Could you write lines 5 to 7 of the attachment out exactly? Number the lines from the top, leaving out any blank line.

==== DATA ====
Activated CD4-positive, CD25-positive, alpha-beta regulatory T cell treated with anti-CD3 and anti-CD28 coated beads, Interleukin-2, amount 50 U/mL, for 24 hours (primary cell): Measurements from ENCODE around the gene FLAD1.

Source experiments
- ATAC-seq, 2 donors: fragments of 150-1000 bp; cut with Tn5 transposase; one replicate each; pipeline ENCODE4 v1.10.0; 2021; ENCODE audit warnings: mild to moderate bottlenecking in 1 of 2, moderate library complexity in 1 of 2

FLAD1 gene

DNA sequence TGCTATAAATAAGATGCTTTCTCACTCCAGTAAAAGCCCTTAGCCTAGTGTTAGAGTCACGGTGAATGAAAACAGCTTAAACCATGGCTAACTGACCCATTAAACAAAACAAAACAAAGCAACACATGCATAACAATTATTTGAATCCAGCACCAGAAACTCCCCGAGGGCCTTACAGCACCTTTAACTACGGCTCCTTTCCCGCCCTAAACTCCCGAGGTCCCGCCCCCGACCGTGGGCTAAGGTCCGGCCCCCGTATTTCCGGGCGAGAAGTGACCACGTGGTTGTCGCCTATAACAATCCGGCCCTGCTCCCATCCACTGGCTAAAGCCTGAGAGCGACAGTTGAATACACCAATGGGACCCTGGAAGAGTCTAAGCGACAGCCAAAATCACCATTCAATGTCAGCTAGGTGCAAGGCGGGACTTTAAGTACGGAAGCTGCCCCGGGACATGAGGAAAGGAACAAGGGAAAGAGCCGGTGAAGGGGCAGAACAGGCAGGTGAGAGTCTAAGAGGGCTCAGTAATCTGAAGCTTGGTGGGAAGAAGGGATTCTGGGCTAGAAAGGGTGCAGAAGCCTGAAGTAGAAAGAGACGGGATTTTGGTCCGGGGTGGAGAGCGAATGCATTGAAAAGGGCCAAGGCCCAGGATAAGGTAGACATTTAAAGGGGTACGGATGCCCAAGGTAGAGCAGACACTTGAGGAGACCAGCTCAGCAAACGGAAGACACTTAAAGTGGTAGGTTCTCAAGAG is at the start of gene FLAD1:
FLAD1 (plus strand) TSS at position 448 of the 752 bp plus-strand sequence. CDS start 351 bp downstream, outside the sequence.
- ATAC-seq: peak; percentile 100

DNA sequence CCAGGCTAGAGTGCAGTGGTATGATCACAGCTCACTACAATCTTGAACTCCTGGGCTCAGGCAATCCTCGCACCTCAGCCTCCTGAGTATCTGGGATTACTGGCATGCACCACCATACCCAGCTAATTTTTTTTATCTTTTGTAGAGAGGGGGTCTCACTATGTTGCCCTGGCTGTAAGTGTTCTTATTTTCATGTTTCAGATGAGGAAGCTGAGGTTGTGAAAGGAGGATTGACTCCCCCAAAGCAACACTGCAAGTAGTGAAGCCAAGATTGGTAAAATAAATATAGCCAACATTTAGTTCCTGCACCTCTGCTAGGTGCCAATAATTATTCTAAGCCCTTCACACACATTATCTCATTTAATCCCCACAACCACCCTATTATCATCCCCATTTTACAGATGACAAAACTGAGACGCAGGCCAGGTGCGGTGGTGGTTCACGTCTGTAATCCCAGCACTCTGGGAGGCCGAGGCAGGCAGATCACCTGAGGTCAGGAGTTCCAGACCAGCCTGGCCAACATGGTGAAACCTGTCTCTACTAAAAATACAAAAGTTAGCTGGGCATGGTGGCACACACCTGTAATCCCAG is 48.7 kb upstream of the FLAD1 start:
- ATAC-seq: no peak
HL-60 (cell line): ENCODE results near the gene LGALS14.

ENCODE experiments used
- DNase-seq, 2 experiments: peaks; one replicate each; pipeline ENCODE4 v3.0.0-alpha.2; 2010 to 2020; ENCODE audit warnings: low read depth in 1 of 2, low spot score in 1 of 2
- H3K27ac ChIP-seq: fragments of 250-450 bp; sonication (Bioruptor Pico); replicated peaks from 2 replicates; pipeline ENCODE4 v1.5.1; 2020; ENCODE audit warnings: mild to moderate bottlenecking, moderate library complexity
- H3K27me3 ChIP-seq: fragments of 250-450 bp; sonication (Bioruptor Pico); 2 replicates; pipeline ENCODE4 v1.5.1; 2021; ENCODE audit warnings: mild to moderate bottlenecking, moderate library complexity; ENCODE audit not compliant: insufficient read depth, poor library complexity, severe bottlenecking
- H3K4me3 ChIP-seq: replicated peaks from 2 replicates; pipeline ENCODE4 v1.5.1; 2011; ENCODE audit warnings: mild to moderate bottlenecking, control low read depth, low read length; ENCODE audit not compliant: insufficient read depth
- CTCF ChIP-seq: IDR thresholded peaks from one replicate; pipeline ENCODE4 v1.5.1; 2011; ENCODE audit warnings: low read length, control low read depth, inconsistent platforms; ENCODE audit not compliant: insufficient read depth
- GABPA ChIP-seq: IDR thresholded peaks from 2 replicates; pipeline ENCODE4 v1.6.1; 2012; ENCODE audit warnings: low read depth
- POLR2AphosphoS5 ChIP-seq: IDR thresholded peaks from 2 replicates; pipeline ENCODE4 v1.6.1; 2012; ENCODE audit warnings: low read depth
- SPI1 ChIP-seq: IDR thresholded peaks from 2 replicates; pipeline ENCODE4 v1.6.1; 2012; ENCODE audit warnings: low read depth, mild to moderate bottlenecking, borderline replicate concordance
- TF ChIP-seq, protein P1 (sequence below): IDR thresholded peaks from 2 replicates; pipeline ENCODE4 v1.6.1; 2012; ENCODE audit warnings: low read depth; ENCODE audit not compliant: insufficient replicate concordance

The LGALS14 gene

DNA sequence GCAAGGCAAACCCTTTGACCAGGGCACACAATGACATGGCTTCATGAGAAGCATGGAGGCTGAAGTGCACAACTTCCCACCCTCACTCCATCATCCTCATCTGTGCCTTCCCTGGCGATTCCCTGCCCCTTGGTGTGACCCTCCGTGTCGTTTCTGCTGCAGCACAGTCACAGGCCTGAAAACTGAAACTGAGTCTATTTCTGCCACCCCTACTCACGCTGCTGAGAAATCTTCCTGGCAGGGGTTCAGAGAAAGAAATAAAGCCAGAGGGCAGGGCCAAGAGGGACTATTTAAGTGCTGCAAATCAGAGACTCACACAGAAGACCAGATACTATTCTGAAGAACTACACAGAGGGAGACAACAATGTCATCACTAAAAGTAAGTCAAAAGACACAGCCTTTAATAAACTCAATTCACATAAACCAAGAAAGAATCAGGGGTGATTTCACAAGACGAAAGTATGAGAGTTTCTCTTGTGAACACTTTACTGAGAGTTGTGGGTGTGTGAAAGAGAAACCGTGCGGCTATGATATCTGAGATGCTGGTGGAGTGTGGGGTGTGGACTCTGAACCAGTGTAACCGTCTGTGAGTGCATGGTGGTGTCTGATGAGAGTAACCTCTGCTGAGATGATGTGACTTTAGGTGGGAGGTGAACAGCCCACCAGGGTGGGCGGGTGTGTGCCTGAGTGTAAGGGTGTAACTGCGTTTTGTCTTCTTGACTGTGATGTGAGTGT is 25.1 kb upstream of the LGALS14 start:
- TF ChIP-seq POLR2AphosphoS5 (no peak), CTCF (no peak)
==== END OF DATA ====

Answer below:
DNA sequence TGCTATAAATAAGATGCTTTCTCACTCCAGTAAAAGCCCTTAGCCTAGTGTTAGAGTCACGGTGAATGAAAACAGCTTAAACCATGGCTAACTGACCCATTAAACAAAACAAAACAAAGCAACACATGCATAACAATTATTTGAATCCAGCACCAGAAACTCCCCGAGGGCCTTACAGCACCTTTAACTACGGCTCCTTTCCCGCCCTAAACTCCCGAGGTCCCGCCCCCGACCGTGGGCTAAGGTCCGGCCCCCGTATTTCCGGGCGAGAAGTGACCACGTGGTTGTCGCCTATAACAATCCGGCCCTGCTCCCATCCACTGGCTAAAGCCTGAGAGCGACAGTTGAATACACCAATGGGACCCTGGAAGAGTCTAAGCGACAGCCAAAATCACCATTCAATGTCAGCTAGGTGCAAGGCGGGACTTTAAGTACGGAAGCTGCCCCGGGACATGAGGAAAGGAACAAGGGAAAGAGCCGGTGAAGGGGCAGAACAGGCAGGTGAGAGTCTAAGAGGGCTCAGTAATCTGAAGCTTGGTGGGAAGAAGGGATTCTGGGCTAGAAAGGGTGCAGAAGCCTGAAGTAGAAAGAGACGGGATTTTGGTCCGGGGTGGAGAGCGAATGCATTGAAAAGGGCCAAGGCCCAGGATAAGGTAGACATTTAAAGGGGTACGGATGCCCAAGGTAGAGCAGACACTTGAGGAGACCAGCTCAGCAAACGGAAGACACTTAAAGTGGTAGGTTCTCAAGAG is at the start of gene FLAD1:
FLAD1 (plus strand) TSS at position 448 of the 752 bp plus-strand sequence. CDS start 351 bp downstream, outside the sequence.
- ATAC-seq: peak; percentile 100